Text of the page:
A. Well meaning family members might be concerned that signing with the baby might be harmful. This might be your spouse or one of baby’s grandparents, for example. The best way to combat this is by informing them and including them. If you possibly can, get them to read this book and show them a few simple signs to use with your child. Better yet, get them to come to a signing class with you and your child so you can all learn together! Tell them how important they are in your baby’s life, and that it would be fun to spend this special time together. Going to a class together is especially good, because it allows the other person to see that this is not just some harebrained scheme of yours, and that there are plenty of other perfectly normal parents and babies learning to sign together these days.
Q. Will signing inhibit my baby’s language development?
A. Signing won’t inhibit your baby’s language development any more than crawling will inhibit his learning to walk. As a matter of fact, research shows that babies who sign generally talk sooner and build vocabulary more quickly than their non-signing peers. In their long-term study, Drs. Linda Acredolo and Susan Goodwyn found that by age 36 months, children who signed as babies were talking at the 47-month age level, putting them nearly a year ahead of their non-signing peers.
Once your baby is physically developed enough to walk, he’ll no longer crawl, as walking is a much more efficient means of getting from point A to point B. The same is true of signing and talking—once your baby can say a word clearly enough to make his meaning understood, he’ll stop using the sign for that word. Once a child’s vocal apparatus are sufficiently developed, plain talking is a lot easier (and you can even do it with your hands full!).
Q. A friend of mine told me that one of her co- workers signed with her baby, and now the two-year-old boy signs, but won’t talk! She thinks I’m crazy to consider signing with my child!
A. Within the population as a whole, about 10 percent of children will have a speech delay, so, it is quite possible that a baby who signed could later be diagnosed with a speech delay. This would simply be due to the fact that out of every 10 babies, one will have a speech delay, whether they signed or not.
Pediatricians refer children diagnosed with a speech delay to a speech- language pathologist (SLP) for treatment. Most specialists in this field will employ signing with your child as a method of treatment to encourage speech development and reduce frustration.
Now obviously, they would not prescribe signing to children with speech delays if it would further delay speech. Signing does just the opposite—it encourages and accelerates the development of spoken language while reducing the frustration of not being able to communicate verbally.
Signing does not cause speech delays anymore than it causes deafness or cancer.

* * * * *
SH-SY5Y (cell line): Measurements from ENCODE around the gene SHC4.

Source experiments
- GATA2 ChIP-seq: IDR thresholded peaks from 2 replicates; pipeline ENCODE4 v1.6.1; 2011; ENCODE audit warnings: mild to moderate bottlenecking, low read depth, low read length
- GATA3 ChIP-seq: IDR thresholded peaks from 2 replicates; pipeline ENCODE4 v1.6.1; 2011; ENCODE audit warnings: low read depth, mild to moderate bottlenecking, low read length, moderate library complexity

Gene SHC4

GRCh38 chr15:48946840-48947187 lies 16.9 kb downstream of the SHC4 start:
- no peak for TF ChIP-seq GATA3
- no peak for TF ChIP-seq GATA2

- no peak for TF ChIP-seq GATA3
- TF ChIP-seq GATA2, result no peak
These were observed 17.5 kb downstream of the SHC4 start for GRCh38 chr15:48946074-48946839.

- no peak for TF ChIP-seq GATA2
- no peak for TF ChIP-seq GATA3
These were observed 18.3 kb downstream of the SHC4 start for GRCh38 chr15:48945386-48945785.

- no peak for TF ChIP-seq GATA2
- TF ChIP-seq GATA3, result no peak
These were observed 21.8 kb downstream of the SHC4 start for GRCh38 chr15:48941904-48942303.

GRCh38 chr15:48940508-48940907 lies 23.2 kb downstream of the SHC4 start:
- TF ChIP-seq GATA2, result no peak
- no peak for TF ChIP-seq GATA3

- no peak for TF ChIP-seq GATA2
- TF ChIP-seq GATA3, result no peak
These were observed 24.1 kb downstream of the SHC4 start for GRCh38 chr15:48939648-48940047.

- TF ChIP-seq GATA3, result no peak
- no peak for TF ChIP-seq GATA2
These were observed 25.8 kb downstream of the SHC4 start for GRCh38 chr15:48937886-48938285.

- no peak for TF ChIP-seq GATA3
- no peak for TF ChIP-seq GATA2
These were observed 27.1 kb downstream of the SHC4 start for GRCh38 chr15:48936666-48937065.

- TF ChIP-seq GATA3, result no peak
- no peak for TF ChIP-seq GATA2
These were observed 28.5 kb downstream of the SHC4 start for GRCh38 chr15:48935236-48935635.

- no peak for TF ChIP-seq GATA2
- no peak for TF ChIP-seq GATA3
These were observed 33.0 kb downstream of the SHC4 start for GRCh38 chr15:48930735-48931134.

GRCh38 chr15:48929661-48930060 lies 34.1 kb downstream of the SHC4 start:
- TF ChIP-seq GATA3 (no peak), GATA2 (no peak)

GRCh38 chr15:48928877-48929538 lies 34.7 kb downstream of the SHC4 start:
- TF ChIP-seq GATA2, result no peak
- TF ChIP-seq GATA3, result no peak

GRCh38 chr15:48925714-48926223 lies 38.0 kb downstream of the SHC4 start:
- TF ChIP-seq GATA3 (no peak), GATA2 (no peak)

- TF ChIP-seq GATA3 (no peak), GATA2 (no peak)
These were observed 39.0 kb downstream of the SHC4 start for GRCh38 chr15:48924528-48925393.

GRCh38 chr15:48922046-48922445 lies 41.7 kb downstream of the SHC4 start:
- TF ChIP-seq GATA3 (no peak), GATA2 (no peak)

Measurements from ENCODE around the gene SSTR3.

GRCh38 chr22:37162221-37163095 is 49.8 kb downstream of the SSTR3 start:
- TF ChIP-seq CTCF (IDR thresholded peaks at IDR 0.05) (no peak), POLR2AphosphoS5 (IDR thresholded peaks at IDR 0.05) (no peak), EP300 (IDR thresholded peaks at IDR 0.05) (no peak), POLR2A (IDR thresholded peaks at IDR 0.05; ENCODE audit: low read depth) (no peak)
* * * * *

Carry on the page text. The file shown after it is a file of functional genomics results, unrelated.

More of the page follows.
Q. Aren’t American Sign Language (ASL) signs too hard for babies to make?
A. Babies have limited small motor coordination, so in the beginning they won’t produce the signs exactly as adults do. Just as your baby hears you say the word water but first only manages to say “wa-wa,” he’ll approximate the gestures he sees you make to the best of his ability. He may, for example, clap, bang fists together, or bring his index finger to his palm in an approximation of the sign MORE, rather than managing the precise handshape. Just as you understand when your baby says “wa-wa,” you’ll also learn to recognize his signed approximations.
Q. We are raising our baby to be billingual. Will adding signs confuse our baby?
A. This is an excellent question, and one that comes up often with families attending my classes.
The addition of signing will absolutely not confuse your baby. In fact, signing will do just the opposite—it will act as a language bridge, showing your baby that words mean the same thing in both languages. For example, let’s say mom is offering the baby milk and says ‘leche” (Spanish for “milk”) while making the sign for MILK. Later that day, it’s Dad’s turn to feed the baby. He says “milk” as he signs MILK.
Because both parents use the same gesture, the baby learns that “milk” and “leche” both mean the same thing. Children who are raised bilingually will often develop spoken language more slowly, because they have much more information to process. Signing can actually help bilingual babies learn both languages better and faster.
Q. Although we live in the US, I am from Mexico and we speak mostly Spanish at home. Is sign language pretty much a universal language, or is it different for each country and if so, should we be using Mexican sign language when we speak Spanish to our baby?
A. No, there is no universal sign language, just as there is no universal spoken language. This is because sign languages evolved independently within the Deaf communities of each country and/or region. (There was never a “World Sign Language Summit” where all the Deaf were able to get together and decide on signs for things and create a universal language). Contrary to what many people would assume, American Sign Language is not “Signed English” . In fact, the US, Britain, Australia, New Zealand, and S. Africa– all English-speaking countries– all have their own seperate sign languages. When choosing which sign language to use with your baby, it makes the most sense to go with the one that’s in use in the region you live in.
So, if you live in the US, you would use American Sign Language, no matter which spoken languages you use.